eBay For Seniors For Dummies
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eBay is a safe place to buy and sell, unlike some online classified sites with no built-in security. You also receive many other benefits from buying and selling on eBay:

  • eBay serves as your online auctioneer. Throughout the auction process, eBay’s computers keep tabs on what’s going on. When the auction or sale is over, eBay takes a percentage of the final selling price and enables the buyer to check out and pay for the item. At this point, eBay’s job is pretty much over, and eBay steps aside.

  • You can use eBay’s expertise to find solutions. Most of the time, everything works great, everybody’s happy, and eBay never has to step back into the picture. But if you happen to run into trouble in paradise, eBay can help you settle the problem, whether you’re the buyer or the seller.

  • eBay offers a feedback system for both sellers and buyers. eBay regulates members with a detailed system of checks and balances known as member-to-member feedback. The grand plan is that the community polices itself under eBay’s guidance.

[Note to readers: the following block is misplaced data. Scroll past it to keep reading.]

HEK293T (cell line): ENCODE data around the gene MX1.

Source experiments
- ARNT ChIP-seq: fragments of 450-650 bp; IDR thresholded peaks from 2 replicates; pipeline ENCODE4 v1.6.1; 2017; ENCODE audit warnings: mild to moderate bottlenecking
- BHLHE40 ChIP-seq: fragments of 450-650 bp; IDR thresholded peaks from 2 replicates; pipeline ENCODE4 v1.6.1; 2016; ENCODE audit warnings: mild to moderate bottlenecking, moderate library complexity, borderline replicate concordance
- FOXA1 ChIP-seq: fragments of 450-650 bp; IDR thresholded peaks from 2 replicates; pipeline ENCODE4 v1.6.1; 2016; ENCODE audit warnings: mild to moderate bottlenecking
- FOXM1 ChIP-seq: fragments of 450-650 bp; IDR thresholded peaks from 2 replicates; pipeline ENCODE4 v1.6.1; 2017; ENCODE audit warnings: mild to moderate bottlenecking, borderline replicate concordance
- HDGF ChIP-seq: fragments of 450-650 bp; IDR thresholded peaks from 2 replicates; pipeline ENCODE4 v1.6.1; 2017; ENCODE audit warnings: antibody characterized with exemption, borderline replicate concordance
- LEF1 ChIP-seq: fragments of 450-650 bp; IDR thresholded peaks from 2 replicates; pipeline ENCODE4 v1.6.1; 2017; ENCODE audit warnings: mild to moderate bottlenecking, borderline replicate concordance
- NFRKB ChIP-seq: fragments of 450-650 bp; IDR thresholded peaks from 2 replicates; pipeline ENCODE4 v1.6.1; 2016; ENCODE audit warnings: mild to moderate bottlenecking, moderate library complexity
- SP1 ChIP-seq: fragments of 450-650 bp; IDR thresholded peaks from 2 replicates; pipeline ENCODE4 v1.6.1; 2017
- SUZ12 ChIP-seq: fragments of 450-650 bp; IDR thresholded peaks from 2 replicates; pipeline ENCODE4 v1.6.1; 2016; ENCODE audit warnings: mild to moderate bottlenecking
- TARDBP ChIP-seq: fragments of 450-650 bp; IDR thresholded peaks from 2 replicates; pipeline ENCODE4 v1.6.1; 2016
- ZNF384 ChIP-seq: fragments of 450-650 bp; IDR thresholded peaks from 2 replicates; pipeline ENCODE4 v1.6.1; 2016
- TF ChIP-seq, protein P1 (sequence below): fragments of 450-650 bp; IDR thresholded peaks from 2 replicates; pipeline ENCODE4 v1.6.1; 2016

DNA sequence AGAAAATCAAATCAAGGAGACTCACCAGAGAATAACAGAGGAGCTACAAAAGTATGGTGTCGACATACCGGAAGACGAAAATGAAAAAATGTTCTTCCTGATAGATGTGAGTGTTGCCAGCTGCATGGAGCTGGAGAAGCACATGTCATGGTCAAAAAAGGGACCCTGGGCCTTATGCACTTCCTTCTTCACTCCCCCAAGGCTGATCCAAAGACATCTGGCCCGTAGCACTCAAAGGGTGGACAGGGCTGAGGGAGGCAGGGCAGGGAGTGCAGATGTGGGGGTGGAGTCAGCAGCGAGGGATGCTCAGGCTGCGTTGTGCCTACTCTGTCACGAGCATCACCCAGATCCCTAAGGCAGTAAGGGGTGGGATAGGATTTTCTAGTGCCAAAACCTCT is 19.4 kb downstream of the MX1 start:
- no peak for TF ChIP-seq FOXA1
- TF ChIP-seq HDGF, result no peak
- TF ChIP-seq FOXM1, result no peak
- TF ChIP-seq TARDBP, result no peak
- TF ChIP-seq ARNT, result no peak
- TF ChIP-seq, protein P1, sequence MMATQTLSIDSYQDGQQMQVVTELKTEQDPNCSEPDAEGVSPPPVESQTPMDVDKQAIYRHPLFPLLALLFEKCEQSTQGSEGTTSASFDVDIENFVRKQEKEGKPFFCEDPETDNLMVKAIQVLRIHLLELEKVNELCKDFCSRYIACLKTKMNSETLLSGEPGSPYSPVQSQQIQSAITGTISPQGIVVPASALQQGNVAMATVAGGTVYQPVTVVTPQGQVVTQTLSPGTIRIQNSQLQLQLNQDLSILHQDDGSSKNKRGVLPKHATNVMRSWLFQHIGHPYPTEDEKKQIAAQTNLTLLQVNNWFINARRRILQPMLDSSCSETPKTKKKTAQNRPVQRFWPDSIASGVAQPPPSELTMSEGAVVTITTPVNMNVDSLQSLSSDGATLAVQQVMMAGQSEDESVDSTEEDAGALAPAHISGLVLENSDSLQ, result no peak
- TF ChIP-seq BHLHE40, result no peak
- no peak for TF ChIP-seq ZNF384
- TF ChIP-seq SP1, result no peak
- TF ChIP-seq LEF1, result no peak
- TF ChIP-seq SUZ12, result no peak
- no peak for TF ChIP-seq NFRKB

• eBay jumps in when shady activity comes to light. But those who keep eBay most safe are the community members, the buyers and sellers who have a common stake in conducting business honestly and fairly.

  • Every time you sell something or buy an item, eBay members have a chance to leave a comment about you. You should do the same for them. If they’re happy, the feedback is positive; otherwise, the feedback is negative. Either way, your feedback sticks to you like glue.


Building a great reputation with positive feedback ensures a long and profitable eBay career. Negative feedback, like multiple convictions, is a real turnoff to buyers and can make it hard to do future business on eBay.

About This Article

This article is from the book:

About the book author:

Marsha Collier is a renowned social media strategist and bestselling author. She authored all editions of eBay For Dummies and co-hosts Computer and Technology Radio. Marsha even made headlines in 2014 when her husband proposed to her over Twitter—the first social media engagement on record!

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